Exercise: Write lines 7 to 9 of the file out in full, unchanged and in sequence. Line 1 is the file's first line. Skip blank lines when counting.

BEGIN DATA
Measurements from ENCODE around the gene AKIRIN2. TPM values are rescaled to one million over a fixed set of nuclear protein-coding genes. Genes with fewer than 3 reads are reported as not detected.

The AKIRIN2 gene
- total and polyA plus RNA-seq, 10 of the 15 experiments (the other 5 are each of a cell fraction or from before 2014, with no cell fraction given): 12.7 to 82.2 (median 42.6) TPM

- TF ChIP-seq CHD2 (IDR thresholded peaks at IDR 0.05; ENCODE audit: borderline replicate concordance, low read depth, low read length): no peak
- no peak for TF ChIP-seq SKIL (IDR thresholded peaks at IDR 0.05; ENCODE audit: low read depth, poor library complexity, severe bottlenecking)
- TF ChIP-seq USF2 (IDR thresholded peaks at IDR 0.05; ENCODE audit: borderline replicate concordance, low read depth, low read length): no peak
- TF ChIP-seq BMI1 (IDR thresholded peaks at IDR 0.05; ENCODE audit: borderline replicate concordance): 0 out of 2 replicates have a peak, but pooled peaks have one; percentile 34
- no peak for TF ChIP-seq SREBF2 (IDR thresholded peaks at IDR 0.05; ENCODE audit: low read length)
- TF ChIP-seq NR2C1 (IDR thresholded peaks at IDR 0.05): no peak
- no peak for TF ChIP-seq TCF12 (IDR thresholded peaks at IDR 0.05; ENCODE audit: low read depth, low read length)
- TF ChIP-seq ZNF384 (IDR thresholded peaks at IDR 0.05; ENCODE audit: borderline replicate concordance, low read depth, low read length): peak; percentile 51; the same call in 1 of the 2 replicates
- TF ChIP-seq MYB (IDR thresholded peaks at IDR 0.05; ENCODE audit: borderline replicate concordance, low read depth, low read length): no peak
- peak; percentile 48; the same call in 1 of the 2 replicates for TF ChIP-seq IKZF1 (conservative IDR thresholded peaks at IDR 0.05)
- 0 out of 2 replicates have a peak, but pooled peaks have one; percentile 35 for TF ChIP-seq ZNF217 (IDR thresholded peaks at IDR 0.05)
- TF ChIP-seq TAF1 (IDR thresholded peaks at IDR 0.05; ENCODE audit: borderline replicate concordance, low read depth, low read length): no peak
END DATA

- TF ChIP-seq BMI1 (IDR thresholded peaks at IDR 0.05; ENCODE audit: borderline replicate concordance): 0 out of 2 replicates have a peak, but pooled peaks have one; percentile 34
- no peak for TF ChIP-seq SREBF2 (IDR thresholded peaks at IDR 0.05; ENCODE audit: low read length)
- TF ChIP-seq NR2C1 (IDR thresholded peaks at IDR 0.05): no peak